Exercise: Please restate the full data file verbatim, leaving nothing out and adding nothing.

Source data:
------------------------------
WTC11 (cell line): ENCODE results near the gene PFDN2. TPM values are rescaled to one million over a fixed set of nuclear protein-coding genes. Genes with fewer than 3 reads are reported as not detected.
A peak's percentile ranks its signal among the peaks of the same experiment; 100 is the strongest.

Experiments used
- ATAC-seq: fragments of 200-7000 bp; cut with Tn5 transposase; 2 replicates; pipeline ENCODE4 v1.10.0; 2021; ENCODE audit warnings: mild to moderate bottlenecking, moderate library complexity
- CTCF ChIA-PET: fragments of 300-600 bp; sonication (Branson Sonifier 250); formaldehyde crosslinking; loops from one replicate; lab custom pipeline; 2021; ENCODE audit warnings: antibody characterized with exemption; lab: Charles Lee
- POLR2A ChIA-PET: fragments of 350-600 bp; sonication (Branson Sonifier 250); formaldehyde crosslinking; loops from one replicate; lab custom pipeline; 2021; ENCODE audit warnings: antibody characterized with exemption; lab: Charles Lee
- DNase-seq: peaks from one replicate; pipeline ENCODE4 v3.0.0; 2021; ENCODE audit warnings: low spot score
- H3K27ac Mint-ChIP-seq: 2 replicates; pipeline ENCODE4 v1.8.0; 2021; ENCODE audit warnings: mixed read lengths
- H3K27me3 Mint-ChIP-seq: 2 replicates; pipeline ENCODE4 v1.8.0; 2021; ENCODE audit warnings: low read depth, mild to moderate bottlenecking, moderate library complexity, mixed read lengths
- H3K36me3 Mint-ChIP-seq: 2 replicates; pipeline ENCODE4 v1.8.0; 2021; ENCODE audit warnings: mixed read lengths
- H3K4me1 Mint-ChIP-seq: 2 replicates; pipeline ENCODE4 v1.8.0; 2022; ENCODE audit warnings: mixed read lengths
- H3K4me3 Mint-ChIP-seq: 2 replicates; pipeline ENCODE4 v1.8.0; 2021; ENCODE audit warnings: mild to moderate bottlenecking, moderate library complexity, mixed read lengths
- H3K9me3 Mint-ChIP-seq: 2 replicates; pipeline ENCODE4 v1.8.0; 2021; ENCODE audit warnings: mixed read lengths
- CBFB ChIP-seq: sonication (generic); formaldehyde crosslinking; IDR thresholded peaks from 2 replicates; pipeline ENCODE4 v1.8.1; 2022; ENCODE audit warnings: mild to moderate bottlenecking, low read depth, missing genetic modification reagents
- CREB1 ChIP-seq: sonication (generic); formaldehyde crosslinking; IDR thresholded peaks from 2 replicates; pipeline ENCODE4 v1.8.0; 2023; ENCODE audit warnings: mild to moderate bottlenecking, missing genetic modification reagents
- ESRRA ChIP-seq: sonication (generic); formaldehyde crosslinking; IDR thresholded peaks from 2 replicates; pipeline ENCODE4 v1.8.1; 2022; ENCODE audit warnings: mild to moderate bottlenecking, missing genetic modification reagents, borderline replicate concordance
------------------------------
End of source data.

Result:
WTC11 (cell line): ENCODE results near the gene PFDN2. TPM values are rescaled to one million over a fixed set of nuclear protein-coding genes. Genes with fewer than 3 reads are reported as not detected.
A peak's percentile ranks its signal among the peaks of the same experiment; 100 is the strongest.

Experiments used
- ATAC-seq: fragments of 200-7000 bp; cut with Tn5 transposase; 2 replicates; pipeline ENCODE4 v1.10.0; 2021; ENCODE audit warnings: mild to moderate bottlenecking, moderate library complexity
- CTCF ChIA-PET: fragments of 300-600 bp; sonication (Branson Sonifier 250); formaldehyde crosslinking; loops from one replicate; lab custom pipeline; 2021; ENCODE audit warnings: antibody characterized with exemption; lab: Charles Lee
- POLR2A ChIA-PET: fragments of 350-600 bp; sonication (Branson Sonifier 250); formaldehyde crosslinking; loops from one replicate; lab custom pipeline; 2021; ENCODE audit warnings: antibody characterized with exemption; lab: Charles Lee
- DNase-seq: peaks from one replicate; pipeline ENCODE4 v3.0.0; 2021; ENCODE audit warnings: low spot score
- H3K27ac Mint-ChIP-seq: 2 replicates; pipeline ENCODE4 v1.8.0; 2021; ENCODE audit warnings: mixed read lengths
- H3K27me3 Mint-ChIP-seq: 2 replicates; pipeline ENCODE4 v1.8.0; 2021; ENCODE audit warnings: low read depth, mild to moderate bottlenecking, moderate library complexity, mixed read lengths
- H3K36me3 Mint-ChIP-seq: 2 replicates; pipeline ENCODE4 v1.8.0; 2021; ENCODE audit warnings: mixed read lengths
- H3K4me1 Mint-ChIP-seq: 2 replicates; pipeline ENCODE4 v1.8.0; 2022; ENCODE audit warnings: mixed read lengths
- H3K4me3 Mint-ChIP-seq: 2 replicates; pipeline ENCODE4 v1.8.0; 2021; ENCODE audit warnings: mild to moderate bottlenecking, moderate library complexity, mixed read lengths
- H3K9me3 Mint-ChIP-seq: 2 replicates; pipeline ENCODE4 v1.8.0; 2021; ENCODE audit warnings: mixed read lengths
- CBFB ChIP-seq: sonication (generic); formaldehyde crosslinking; IDR thresholded peaks from 2 replicates; pipeline ENCODE4 v1.8.1; 2022; ENCODE audit warnings: mild to moderate bottlenecking, low read depth, missing genetic modification reagents
- CREB1 ChIP-seq: sonication (generic); formaldehyde crosslinking; IDR thresholded peaks from 2 replicates; pipeline ENCODE4 v1.8.0; 2023; ENCODE audit warnings: mild to moderate bottlenecking, missing genetic modification reagents
- ESRRA ChIP-seq: sonication (generic); formaldehyde crosslinking; IDR thresholded peaks from 2 replicates; pipeline ENCODE4 v1.8.1; 2022; ENCODE audit warnings: mild to moderate bottlenecking, missing genetic modification reagents, borderline replicate concordance